- Implement appropriate safety guards on all applicable machinery and equipment. Educate employees on how to recognize if a guard is missing and prohibit guard removal.
- Ensure all hydraulic lifts remain in proper working order through routine inspections and maintenance.
Security and Crime
Because auto repair shops often keep high-value items on-site (e.g., tools, equipment, machinery, customers’ vehicles and extra car parts), these establishments are typically more vulnerable to instances of crime—namely, robbery and theft—than the average business. In the event of such crimes, auto repair shops could experience large-scale losses and reputational damages. As a result, auto repair shop owners should have the following security measures in place:
- Install security cameras throughout the property, especially within areas where customers’ vehicles are stored (e.g., the parking lot). Routinely inspect these cameras to ensure they are working properly.
- Keep all cash, checks and shop receipts in a protective safe until deposit time. Be sure to stagger deposits to prevent criminals from detecting a pattern or schedule and exploiting it.
- Store all shop tools, equipment and machinery in a safe and secure location when not in use (e.g., a locked cabinet or closet). Utilize an appropriate system to keep track of these items.
- Surround the property with adequate fencing, outdoor lighting and “No Trespassing” signage.
- Protect the keys to customers’ vehicles by keeping them in a secure office, safe or lockbox during non-business hours.
- Establish effective inventory control protocols for all vehicle parts.
- Require all shop windows and doors to remain locked during non-business hours. Designate a trusted employee to be in charge of locking procedure.
Auto repair shops face various property exposures— especially as it relates to fire, equipment, vehicle and structural damage. Whether it stems from poor maintenance procedures or a lack of prevention protocols, property damage can cause significant interruptions and is often accompanied by costly repairs or replacements. With this in mind, auto repair shop owners should consider these steps to limit property damage risks:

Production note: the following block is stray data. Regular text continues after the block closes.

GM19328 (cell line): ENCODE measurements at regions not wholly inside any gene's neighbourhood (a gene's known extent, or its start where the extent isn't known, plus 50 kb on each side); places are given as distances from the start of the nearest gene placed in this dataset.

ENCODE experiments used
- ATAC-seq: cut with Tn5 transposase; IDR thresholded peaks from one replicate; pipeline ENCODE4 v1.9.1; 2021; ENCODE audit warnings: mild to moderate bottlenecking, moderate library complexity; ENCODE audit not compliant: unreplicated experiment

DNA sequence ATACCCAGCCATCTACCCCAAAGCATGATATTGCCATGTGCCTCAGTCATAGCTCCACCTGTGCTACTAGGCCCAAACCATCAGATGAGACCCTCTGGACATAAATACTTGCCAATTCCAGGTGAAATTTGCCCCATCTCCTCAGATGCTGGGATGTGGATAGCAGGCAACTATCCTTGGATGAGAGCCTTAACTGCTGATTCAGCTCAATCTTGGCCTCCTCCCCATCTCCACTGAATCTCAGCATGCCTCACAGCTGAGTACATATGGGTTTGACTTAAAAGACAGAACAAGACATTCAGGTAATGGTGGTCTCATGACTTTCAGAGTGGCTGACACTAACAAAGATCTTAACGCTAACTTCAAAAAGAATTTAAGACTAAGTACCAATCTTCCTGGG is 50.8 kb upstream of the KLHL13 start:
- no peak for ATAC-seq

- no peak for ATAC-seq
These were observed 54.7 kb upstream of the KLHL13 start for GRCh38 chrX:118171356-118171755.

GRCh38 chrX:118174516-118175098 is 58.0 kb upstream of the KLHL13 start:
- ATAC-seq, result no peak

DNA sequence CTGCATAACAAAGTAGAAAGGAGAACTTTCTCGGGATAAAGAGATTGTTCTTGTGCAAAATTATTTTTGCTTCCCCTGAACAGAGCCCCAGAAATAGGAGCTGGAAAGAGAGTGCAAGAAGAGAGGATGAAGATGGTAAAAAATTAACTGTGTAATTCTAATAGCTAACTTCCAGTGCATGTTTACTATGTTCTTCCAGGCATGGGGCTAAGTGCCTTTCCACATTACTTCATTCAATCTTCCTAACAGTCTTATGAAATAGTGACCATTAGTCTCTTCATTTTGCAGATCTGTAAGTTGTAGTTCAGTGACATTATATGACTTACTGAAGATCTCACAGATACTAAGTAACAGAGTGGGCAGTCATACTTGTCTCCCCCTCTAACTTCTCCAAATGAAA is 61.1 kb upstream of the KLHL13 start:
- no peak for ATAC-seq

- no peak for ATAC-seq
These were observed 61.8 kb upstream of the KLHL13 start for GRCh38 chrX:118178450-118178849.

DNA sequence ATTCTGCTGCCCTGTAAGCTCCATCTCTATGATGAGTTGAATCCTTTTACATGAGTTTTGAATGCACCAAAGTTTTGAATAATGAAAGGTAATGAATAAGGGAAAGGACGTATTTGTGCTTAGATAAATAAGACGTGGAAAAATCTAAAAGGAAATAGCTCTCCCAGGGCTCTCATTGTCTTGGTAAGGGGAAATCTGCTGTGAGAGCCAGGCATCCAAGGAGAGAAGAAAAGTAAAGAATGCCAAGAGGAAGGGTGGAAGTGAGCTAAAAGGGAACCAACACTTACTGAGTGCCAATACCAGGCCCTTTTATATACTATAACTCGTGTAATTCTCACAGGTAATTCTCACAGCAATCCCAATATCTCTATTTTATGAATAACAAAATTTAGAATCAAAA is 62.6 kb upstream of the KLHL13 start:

- Designate areas where hot work tasks (e.g., welding, torch cutting and grinding) can be safely conducted. Such areas must be free of any combustible or flammable materials.
- Establish an effective hot work program to reduce potential fire hazards when these tasks cannot be performed in designated areas.
- Implement a safe and sufficient tire storage system. Dispose of all used tires in a timely and appropriate manner.
- Follow proper housekeeping and sanitation practices within the shop. Avoid letting clutter or trash accumulate on the property, as this can create a fire hazard.
- Require employees to store any oily rags—which have the potential to self-combust—within an appropriate container. Safely dispose of oily rags on a routine basis.
- Install fire extinguishers specifically designed for auto repair hazards throughout the shop. Regularly inspect extinguishers to ensure they are easily accessible and in good condition. Educate employees on proper extinguisher use.
- Store any tanks holding used motor oil outside of the shop. Make sure tank storage procedures comply with all applicable building and safety codes.
It’s vital for auto repair shop owners to utilize effective risk management measures to mitigate costly insurance claims and lawsuits. Doing so can offer many advantages—including greater customer satisfaction, fewer liability concerns, a safer work environment and a lowered potential for property damage.
While this blog outlines a range of loss control strategies, auto repair shop owners don’t have to navigate their risk management programs alone. Working with a qualified and experienced insurance professional can make all the difference. Contact us today to discuss coverage options and additional loss control tactics for auto repair shop owners.